In recent days, there’s been a growing pit in my stomach. Why? Everything so it seems, including a 22 year old Continental 816R-5B. I won’t bore you with all the details, but there are certainly a few major concerns that involve Baby Savannah.
Having a baby is not a process we’ve been through before in our lives, so it’s scary. Add any complication to a pregnancy, and it gets super scary. Now toss in a set of complications so rare that there is minimal scientific research to guide me as a parent in determining a course of treatment. As Savannah’s Daddy, I want to make the best and most informed decision I can regarding her care, but even our insurance doesn’t have a standard of care for her condition. It’s scary!
As a husband and father, I recognize that I have a responsibility to support and be there for my wife and family. This introduces another set of conflicts between working and keeping the jobs that support them and spending time with them. I simply don’t know how I’ll manage my work responsibilities and my family responsibilities. I know we’ll figure it out, but it’s still scary recognizing that there’s a vast unknown there.
I think the not knowing is the worst part sometimes. Lori and I have been clinging to Proverbs 3:5-6 as we recognize that God has a plan. And yet, it’s not our plan. We’ve run into folks that have almost ignored the severity of Savannah’s condition by merely believing that God will heal her and all will be fine. Can God do that if he wants? Absolutely! We continue to pray for her complete healing, yet we recognize that God’s plan is not our plan. Just as Jesus prayed until he bled from his forehead to not die on the cross; ultimately, God’s plan was for him to die. In Savannah’s case, God’s plan may just be for us to travel to Boston to have her heart repaired.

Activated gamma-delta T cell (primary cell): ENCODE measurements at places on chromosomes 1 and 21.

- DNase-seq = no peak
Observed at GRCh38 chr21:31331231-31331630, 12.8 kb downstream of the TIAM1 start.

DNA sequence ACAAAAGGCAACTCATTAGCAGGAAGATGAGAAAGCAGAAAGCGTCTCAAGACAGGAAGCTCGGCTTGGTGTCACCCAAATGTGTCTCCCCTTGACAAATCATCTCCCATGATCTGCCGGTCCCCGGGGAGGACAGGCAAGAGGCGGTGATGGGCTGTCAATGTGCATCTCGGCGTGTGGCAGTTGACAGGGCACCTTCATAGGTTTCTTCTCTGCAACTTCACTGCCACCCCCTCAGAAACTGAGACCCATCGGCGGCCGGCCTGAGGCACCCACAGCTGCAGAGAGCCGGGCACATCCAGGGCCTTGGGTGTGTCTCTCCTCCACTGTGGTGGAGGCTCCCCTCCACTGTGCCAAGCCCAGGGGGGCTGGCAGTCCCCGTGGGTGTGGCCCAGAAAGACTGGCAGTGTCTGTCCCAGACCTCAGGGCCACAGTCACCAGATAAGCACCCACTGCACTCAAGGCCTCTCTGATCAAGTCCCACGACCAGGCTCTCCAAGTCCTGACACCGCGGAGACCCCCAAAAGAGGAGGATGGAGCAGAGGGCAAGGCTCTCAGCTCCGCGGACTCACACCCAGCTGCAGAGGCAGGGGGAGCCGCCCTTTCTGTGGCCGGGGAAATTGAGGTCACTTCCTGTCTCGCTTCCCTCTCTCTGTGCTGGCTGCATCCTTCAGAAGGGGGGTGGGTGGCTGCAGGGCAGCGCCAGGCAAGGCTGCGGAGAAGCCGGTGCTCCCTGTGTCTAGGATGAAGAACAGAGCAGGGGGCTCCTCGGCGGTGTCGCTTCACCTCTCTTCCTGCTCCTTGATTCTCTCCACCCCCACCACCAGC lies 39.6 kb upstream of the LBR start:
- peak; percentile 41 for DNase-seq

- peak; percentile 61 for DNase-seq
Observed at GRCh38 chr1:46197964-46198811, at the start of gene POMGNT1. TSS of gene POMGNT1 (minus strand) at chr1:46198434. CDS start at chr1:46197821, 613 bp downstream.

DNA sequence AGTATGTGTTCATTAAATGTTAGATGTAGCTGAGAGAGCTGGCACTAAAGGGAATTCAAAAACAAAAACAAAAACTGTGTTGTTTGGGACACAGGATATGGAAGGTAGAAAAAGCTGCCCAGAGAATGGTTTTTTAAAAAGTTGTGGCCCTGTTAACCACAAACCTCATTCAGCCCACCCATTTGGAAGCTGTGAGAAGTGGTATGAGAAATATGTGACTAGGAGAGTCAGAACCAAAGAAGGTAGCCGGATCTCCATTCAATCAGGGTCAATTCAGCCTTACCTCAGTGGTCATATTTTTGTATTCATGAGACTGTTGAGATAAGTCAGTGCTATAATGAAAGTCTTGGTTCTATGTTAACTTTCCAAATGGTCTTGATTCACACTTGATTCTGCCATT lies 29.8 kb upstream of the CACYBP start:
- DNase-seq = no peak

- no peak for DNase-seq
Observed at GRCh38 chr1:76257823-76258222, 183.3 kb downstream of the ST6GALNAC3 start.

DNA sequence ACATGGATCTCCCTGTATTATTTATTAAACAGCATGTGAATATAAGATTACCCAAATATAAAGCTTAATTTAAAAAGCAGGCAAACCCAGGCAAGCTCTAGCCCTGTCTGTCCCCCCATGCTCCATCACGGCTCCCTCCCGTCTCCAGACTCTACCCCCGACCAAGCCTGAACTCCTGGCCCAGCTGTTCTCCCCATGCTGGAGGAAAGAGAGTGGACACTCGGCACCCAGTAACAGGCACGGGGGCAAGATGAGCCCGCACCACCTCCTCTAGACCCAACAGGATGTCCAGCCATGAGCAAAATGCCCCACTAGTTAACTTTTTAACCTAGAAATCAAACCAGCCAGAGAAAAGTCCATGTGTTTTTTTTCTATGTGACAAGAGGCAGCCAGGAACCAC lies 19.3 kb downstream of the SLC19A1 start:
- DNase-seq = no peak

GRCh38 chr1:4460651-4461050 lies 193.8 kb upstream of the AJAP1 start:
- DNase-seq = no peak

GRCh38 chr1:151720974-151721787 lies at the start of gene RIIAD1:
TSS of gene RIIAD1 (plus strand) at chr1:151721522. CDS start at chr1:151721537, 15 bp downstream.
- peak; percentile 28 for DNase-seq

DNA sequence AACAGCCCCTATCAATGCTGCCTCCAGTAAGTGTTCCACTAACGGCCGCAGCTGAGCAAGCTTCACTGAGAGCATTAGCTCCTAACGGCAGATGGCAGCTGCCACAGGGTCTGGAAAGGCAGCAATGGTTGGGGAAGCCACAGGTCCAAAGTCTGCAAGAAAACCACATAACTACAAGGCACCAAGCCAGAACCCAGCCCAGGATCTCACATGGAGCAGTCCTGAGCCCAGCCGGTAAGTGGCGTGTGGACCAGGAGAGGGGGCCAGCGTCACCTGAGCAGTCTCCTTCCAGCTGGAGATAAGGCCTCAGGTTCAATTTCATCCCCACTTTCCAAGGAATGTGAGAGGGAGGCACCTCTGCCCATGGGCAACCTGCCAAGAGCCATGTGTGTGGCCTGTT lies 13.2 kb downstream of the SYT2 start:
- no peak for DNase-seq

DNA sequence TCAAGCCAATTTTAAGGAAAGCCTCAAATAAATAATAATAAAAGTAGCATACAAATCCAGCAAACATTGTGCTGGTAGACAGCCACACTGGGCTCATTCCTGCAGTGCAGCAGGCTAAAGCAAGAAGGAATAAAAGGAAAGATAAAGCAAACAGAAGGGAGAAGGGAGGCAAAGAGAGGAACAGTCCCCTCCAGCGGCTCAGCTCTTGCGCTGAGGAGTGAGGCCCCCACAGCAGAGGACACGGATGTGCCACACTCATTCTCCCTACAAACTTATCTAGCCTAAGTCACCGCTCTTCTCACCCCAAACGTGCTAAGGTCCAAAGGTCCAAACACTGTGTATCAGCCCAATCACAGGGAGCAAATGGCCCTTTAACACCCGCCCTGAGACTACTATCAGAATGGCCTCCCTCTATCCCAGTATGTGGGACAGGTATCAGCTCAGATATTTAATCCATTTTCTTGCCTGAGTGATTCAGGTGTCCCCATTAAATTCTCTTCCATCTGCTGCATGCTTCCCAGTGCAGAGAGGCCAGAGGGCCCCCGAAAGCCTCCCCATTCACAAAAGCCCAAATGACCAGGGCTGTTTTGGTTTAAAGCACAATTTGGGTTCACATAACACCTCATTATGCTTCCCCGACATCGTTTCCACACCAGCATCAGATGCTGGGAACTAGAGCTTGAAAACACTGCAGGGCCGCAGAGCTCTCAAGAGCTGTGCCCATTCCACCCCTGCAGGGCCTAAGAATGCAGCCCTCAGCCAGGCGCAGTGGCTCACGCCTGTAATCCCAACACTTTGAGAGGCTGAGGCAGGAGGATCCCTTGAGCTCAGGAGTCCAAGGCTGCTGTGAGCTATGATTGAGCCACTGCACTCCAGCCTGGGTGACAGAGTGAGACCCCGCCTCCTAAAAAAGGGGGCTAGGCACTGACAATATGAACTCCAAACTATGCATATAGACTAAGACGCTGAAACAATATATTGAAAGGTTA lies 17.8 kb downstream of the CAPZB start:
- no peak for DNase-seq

Adding to the stress, our insurance has been as helpful as you might imagine for an insurance company. They don’t want to pay any claims that they don’t have to pay. This will leave us on the hook for some rather expensive tests and procedures. Add the fact that Savannah’s heart surgery will likely be done in Boston, MA next year, and the $600 that remains in our savings account simply won’t go very far.
We’ve crunched the numbers and are expecting this journey to cost us about $30,000 in the next year. This is an incredibly large number in the context of our annual household income. The journey from Birth to Boston is going to be enormous; and frankly, we need help! We need financial help.
In a time where nearly every business, organization, and church group is raising money for some cause, Savannah’s Heart is being added to the list. Lori and I are working on setting up the needed bank accounts and fundraising infrastructure, but we certainly can’t do it on our own. We’re not here to beg, but to simply state “there is a need.” I firmly believe that God will meet each and every one of our needs, including this rather large one.
Ask and it will be given to you; seek and you will find; knock and the door will be opened to you. Matthew 7:7 NIV
Learn more on the How to Help page.